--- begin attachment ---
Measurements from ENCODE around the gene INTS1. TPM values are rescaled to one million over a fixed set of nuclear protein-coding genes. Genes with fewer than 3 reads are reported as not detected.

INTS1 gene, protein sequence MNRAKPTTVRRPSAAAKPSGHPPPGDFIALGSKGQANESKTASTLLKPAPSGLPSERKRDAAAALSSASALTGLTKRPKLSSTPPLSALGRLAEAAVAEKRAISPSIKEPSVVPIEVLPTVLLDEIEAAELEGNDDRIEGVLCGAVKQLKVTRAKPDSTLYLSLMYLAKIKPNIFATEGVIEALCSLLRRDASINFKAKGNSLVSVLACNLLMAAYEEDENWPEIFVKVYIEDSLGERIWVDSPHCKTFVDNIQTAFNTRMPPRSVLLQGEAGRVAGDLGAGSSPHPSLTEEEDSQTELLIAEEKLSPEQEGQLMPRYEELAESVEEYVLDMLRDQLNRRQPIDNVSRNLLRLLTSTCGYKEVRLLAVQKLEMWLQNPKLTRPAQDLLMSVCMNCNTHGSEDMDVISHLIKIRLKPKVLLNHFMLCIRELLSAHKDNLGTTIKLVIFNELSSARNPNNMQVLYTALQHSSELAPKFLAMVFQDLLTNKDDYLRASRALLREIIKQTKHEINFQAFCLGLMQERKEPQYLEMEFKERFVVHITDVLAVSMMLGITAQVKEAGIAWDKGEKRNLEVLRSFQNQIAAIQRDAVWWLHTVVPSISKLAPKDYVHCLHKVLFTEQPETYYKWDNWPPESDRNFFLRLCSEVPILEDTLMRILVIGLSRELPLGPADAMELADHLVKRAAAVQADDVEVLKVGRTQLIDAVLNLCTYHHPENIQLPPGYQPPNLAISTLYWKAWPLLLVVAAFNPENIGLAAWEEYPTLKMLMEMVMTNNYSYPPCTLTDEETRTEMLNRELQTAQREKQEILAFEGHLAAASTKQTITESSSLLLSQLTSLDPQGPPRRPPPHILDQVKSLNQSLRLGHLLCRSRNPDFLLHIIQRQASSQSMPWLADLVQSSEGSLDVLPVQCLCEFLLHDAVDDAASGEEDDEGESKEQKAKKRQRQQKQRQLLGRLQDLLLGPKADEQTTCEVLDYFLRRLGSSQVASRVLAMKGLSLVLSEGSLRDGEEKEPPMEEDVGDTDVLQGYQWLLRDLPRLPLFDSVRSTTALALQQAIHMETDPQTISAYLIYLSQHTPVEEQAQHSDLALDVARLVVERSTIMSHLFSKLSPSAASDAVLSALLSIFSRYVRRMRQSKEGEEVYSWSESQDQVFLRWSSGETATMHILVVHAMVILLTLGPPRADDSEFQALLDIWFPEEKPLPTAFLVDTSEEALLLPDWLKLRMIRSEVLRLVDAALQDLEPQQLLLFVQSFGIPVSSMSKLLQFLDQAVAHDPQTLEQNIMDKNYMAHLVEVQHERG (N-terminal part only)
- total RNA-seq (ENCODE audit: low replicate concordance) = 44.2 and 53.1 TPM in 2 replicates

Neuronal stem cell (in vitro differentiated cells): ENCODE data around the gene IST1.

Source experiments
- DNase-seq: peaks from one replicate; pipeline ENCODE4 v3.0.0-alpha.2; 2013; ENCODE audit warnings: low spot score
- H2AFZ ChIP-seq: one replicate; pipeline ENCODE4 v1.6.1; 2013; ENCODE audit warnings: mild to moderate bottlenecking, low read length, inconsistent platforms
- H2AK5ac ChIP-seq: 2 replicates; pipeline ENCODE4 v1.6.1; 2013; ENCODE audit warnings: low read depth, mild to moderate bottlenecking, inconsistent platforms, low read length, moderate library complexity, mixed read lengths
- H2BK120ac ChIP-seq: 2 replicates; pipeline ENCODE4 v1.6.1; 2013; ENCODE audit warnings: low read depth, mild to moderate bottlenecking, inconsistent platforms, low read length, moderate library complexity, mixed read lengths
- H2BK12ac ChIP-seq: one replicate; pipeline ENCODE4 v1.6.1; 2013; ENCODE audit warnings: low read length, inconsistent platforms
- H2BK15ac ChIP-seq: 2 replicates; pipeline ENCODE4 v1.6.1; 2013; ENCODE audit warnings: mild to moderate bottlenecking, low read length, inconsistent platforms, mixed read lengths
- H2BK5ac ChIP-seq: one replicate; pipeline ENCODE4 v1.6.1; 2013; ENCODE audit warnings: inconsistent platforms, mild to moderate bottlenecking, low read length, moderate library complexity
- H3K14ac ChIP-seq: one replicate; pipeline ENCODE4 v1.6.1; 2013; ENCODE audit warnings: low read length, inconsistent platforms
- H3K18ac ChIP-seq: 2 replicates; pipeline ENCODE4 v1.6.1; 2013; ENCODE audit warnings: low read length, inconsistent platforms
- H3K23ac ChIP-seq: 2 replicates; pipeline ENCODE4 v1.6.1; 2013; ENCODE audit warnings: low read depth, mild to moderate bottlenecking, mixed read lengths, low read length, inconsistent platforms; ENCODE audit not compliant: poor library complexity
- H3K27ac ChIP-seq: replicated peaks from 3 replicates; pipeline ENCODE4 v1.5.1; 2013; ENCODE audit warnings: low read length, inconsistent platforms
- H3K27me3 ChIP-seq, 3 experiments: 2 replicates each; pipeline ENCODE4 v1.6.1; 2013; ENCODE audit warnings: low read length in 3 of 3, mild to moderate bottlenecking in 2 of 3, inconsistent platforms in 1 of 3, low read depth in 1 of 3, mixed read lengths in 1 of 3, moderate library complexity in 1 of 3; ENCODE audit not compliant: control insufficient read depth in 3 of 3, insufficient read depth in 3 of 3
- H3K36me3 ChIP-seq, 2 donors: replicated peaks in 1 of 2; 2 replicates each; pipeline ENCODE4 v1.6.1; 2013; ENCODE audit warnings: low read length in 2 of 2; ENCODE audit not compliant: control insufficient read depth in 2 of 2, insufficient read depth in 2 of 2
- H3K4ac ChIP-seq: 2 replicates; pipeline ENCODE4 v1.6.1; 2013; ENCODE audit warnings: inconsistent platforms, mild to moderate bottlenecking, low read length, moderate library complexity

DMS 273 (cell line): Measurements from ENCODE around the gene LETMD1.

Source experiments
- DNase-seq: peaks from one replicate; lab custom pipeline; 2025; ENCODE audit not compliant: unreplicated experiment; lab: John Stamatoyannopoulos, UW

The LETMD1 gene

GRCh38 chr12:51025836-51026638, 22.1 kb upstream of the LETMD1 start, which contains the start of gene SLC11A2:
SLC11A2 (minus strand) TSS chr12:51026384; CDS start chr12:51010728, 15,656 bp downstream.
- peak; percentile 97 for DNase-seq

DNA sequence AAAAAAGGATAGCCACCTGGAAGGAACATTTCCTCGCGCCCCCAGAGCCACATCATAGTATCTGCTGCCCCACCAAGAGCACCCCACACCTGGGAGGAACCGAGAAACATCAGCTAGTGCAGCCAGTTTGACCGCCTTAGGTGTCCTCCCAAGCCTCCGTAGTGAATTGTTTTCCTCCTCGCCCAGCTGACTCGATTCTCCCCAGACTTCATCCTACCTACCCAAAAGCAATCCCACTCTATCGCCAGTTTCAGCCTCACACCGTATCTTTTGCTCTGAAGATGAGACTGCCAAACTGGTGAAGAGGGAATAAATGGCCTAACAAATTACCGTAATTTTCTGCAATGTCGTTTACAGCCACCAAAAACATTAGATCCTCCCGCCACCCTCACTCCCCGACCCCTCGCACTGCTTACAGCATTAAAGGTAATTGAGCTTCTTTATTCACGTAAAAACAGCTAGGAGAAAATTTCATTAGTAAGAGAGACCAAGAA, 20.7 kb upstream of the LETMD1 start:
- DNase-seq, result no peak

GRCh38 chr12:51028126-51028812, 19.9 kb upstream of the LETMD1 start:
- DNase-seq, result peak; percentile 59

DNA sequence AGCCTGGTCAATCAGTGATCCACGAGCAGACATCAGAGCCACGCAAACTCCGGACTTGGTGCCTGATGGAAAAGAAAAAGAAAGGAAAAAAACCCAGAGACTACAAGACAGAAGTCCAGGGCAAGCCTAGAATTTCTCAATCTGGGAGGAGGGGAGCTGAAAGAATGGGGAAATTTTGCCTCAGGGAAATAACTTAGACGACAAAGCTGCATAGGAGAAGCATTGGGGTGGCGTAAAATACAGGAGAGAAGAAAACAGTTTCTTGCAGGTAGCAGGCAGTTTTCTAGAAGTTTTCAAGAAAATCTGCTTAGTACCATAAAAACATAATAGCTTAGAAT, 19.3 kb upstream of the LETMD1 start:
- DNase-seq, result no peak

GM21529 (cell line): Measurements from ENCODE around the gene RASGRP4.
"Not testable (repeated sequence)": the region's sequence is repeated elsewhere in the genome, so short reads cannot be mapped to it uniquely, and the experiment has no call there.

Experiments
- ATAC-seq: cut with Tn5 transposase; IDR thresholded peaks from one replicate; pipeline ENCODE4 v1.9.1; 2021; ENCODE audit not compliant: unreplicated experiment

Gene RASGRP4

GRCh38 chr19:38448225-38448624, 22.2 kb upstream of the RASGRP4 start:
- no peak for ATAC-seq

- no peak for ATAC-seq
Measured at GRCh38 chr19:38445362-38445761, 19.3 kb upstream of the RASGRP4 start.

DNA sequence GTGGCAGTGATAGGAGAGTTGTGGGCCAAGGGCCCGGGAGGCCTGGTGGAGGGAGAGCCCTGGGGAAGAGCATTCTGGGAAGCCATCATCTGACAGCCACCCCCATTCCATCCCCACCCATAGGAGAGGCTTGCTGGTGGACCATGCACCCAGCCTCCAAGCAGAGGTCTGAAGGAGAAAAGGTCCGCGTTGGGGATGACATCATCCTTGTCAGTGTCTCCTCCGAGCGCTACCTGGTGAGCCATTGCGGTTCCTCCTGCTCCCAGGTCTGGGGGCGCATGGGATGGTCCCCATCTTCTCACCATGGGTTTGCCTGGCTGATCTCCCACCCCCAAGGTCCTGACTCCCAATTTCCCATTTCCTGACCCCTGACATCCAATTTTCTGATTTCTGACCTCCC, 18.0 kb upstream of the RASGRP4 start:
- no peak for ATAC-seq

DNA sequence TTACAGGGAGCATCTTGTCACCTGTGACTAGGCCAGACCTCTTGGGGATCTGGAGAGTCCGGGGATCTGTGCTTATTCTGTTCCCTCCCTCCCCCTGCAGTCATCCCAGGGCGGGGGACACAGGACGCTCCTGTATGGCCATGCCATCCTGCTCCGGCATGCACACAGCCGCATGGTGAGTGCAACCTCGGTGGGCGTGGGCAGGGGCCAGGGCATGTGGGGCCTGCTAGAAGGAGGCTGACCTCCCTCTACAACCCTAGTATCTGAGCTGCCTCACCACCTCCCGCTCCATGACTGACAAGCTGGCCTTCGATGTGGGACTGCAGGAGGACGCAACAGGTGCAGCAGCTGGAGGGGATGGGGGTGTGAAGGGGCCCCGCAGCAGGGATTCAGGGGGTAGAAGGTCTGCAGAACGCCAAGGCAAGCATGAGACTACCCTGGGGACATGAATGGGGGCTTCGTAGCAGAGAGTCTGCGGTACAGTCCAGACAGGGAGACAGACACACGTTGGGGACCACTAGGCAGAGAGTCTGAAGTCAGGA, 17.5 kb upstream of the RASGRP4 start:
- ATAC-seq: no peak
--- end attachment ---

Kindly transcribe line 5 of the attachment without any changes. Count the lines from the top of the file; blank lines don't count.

Source experiments